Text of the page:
[02:43] All right, so I’ll start with a bit of the background for those who are interested. The first question likely is ‘why did I create my own definitions?’ ‘Why do I have to reinvent the wheel?’– because you might say: ‘Aren’t the definitions and the methods (that are) described in the standards good enough?’ ‘Aren’t they really comprehensive and built on a whole body of experience by professionals?’ and so on.
I did talk about this before, but just let me reiterate here: the whole idea of recreating my own definitions is to address the fact that the standards really do not give detailed advice on how to conduct risk identification and assessment, nor do they give advice on how to implement a new management practice and roll it out across and through the organization.
I think it’s possible that those deficiencies, if it’s even fair to call them that, might be responsible for the fact that many managers in many different verticals, different industries, who tried to implement risk methods were simply not able to do it in a way that delivered results that were really convincing for them
So the definitions that I present do not, of course, tell the whole story of how to implement Enterprise Risk Management. But the definitions contain a series of elements that reflect a precise method, which can be elaborated.
The next point has to do with the nature of a management technique, and to recognize that a management tool is not the way to ultimate truth. We don’t pretend that risk management and its results present anything absolute. It’s simply a rational tool that we’ve constructed to impose some kind of order on chaotic reality. So our method uses logic and a defined procedure. But within that structure we can accommodate both quantitative and qualitative information, as well as relatively objective information — that is, data and hard numbers and so on — as well as a well informed subjective judgment or professional memory, all with the recognition that we’re trying to be as comprehensive and diligent as possible within the constraints that are imposed upon us.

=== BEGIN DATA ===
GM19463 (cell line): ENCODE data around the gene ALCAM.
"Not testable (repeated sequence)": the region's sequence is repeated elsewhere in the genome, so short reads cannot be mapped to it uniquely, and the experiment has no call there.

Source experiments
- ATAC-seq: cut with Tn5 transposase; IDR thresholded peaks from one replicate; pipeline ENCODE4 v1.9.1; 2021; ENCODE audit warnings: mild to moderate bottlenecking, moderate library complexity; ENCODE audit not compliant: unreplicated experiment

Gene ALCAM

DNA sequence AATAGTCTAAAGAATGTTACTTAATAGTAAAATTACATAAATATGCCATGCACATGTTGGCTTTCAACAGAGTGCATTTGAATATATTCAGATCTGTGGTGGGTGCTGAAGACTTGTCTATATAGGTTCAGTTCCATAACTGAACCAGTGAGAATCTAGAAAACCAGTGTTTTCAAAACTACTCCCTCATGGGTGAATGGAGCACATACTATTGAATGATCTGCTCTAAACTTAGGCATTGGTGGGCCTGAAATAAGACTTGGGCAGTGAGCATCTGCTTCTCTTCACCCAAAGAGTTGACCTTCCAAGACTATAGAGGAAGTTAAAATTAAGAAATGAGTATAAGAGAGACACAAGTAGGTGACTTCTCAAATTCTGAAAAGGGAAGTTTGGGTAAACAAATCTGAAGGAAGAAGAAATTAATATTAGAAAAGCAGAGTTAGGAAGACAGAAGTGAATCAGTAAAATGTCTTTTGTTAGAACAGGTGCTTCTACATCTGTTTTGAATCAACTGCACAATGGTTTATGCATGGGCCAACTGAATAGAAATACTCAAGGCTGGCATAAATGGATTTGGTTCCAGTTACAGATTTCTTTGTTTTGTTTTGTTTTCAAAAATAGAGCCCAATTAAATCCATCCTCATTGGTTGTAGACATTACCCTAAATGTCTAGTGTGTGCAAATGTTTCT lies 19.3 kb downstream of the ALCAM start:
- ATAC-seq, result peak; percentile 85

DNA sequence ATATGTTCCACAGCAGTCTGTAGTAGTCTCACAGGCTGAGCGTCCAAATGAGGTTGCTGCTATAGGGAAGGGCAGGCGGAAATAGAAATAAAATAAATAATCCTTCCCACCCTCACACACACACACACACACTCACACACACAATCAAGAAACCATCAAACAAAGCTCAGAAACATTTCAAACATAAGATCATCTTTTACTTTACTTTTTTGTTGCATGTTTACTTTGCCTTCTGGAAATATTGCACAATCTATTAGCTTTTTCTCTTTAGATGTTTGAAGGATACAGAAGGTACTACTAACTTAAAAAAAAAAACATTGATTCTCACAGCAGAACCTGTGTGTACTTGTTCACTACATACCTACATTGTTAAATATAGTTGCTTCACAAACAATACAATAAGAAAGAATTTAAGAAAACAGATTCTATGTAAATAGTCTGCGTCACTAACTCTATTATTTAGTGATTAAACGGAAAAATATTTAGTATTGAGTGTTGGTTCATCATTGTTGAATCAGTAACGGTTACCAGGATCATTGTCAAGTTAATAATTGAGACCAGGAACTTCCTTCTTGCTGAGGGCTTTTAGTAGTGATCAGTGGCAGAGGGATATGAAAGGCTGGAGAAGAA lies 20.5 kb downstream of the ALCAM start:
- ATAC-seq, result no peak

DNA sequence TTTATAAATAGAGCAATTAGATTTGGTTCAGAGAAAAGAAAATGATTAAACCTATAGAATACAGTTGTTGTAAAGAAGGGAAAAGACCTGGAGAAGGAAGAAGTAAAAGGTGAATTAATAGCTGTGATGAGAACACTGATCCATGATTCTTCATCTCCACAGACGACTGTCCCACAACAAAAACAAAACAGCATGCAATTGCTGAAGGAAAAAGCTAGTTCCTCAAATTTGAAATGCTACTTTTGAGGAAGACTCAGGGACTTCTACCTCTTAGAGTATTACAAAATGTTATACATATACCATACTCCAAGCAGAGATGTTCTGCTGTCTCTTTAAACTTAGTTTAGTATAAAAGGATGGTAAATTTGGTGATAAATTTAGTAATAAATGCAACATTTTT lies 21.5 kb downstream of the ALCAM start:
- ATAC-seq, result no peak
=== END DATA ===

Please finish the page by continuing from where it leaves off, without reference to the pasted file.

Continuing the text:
The next point about my method is is that it is principles-based. In other words, I’m not categorical or dogmatic about how something has to be done, although I may insist on a certain principle. So, for example, there’s the principle of being comprehensive. We have to be comprehensive in our risk ID, otherwise it’s not really Enterprise Risk Management.
And I’ve got a way to be comprehensive. But if you can present another way to be comprehensive that’s more effective in your working situation, then I’m all for it.
Now my last point about my approach to definitions is that I characterize it as authoritative, in the sense that they’re grounded in an important definition in the international standards. The three standards, COSO, ISO 31000 and AS/NZ 4360 overlap in one important aspect, and that is in their definition of risk. They all take risk to be the uncertainty that is associated with goals and objectives. And that is precisely where we start. And that’s how I ground my definitions and my approach.
[05:56] So here’s a quick summary of my rationale and approach to definitions:
– First of all, our own definitions are needed because the standards simply don’t give sufficient detailed advice, either in the sense of doing risk ID and assessment, or rolling out such a practice.
– We’re recognizing that this is a management technique that doesn’t pretend to reach ultimate truth. It is simply a rational tool that we’re using to impose some kind of order on chaotic reality, so that we can reach relatively correct decisions.
– While I might insist on certain principles, such as being comprehensive, in the risk ID, I’m not dogmatic on actually how to get there.
– Finally I say my approach is authoritative, insofar as it agrees with the definition of risk that is given in three of the prominent international standards.
[06:45] So without discussion of rationale out of the way, let’s proceed straight to my
definition for Enterprise Risk Management, and it is as follows:
“The distributed practice of High Quality Risk Assessment applied to strategy and operations in all domains in support of alliance corporate goals and values.”
So that’s the definition that I crafted and published in my book Solving the Enterprise Risk Management Puzzle.
Let me now explain how the parts of the definition actually reflect the different elements of your method to roll out Enterprise Risk Management.
The first point is that it’s a distributed practice. That means that we’re expecting everyone who’s responsible for managing any program area to be responsible for the risk that is incurred in that program area. While we might have Chief Risk Officer or a similar function in the organization, we can’t expect that office to understand, be aware of and control or mitigate all of the risk. That’s simply an unfair expectation. Rather, the function of the chief risk officer or similar function… is to enable the methods to be applied across all of the various department areas. [editor’s note: i.e., to enable staff to adopt the methods]